(LIFT TO THE SCAFFOLD, ELEVATOR TO THE GALLOWS, FRANTIC)
D: Louis Malle C: Jeanne Moreau, Maurice Ronet, Georges Poujouly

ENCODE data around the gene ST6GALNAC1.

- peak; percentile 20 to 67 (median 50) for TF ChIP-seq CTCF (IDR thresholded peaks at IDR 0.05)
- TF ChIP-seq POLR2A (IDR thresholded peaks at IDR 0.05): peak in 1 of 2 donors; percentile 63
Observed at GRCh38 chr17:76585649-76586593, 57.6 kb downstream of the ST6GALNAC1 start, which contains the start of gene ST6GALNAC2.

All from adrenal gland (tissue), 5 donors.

The movie begins with a close-up of Jeanne Moreau, who is after all even for a French woman remarkably unattractive. She then repeats ten times: JE T’AIME – poor guy. She’s trying to persuade her lover to kill her husband, presumably making her a very rich widow. Having had military training, he makes the murder look like suicide, ignoring such insignificant details as the lack of gunshot residue on the victim’s hands. He then leaves the rope giving him access to the scene of the crime hanging in plain sight on the façade, and trying to retrieve it, gets stuck in the elevator. As luck will have it, he wasn’t trained to shoot himself in the foot. When he doesn’t show up at the rendezvous, Jeanne walks the streets, asking for him. “You haven’t seen my lover, have you? He was supposed to meet me right after killing my husband, so I’m sure you can understand why I’m a bit worried!” Unfortunately, his car has been stolen by two romantically involved young people, who are protesting the Vietnam War by stealing cars and shooting German tourists as it was customary for romantically involved young people to do at this time. Of course, none of this makes any sense whatsoever, it’s the New Wave, especially made for people, who enjoy seeing other people stealing cars (or if it’s Italian, bicycles) and being philosophical about it, for three hours. Aptly named, watching this one reminds you of being trapped in an elevator with an old lady sharing with you her medical history in grisly detail. Whoever convinced the French that they could make movies bears a grave responsibility.
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